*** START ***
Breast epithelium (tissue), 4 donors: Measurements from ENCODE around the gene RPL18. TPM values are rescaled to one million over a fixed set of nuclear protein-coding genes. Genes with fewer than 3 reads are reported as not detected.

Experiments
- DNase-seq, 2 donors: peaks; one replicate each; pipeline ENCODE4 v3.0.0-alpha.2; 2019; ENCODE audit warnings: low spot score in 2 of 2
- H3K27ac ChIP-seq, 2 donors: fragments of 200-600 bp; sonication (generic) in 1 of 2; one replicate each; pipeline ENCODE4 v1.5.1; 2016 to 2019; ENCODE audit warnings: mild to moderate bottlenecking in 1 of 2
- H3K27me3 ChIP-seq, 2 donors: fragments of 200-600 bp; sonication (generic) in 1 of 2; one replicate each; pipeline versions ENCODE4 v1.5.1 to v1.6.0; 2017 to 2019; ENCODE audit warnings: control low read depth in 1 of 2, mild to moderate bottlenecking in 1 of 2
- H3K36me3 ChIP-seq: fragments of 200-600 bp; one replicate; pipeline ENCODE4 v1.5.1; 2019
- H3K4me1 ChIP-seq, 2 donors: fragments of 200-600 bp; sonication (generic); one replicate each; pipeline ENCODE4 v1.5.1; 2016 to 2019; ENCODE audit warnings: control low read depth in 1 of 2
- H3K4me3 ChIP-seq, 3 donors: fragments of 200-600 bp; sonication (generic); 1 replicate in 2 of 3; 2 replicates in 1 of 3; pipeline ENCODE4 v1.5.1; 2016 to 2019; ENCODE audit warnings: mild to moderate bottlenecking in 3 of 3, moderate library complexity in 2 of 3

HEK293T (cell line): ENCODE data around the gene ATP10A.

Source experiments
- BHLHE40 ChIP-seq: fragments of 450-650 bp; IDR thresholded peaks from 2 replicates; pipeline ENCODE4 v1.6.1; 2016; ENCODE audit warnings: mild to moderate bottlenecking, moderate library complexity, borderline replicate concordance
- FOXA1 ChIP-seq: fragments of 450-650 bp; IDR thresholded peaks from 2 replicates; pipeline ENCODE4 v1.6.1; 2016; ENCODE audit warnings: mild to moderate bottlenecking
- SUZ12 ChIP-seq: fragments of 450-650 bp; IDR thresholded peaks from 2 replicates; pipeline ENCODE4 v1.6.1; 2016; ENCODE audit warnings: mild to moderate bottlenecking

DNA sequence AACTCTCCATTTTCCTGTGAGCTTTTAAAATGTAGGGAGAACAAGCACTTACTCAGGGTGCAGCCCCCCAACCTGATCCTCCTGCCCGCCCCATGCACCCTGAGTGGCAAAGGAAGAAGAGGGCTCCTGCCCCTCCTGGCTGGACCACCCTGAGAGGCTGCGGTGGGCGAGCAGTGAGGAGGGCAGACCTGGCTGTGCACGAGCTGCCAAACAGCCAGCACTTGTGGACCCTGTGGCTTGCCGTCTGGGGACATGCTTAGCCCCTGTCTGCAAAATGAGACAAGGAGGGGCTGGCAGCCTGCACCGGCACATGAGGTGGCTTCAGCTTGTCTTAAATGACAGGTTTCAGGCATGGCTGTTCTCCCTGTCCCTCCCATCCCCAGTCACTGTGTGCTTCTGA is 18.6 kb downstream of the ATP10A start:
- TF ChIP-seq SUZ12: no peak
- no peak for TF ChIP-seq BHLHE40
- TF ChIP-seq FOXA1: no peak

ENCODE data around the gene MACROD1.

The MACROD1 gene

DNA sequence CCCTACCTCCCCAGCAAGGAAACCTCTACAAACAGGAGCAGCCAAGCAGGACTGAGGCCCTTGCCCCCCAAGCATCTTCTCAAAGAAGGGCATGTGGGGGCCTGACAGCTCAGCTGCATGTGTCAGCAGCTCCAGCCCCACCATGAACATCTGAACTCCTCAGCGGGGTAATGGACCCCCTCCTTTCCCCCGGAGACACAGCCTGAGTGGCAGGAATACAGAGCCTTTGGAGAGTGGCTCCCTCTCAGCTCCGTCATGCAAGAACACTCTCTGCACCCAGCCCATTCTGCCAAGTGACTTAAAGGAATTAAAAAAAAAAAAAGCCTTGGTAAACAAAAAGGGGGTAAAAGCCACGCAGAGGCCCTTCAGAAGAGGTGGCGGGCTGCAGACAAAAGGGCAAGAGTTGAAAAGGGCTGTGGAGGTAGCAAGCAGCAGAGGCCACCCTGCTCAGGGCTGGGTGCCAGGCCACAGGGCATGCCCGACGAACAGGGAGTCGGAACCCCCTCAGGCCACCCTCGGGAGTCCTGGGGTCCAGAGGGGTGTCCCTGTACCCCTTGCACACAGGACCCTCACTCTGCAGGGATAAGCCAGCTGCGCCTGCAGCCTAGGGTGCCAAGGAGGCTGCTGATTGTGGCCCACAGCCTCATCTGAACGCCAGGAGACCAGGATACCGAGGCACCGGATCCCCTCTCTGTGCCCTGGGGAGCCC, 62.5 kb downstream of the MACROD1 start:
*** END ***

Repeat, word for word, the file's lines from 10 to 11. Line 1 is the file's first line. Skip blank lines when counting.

Source experiments
- BHLHE40 ChIP-seq: fragments of 450-650 bp; IDR thresholded peaks from 2 replicates; pipeline ENCODE4 v1.6.1; 2016; ENCODE audit warnings: mild to moderate bottlenecking, moderate library complexity, borderline replicate concordance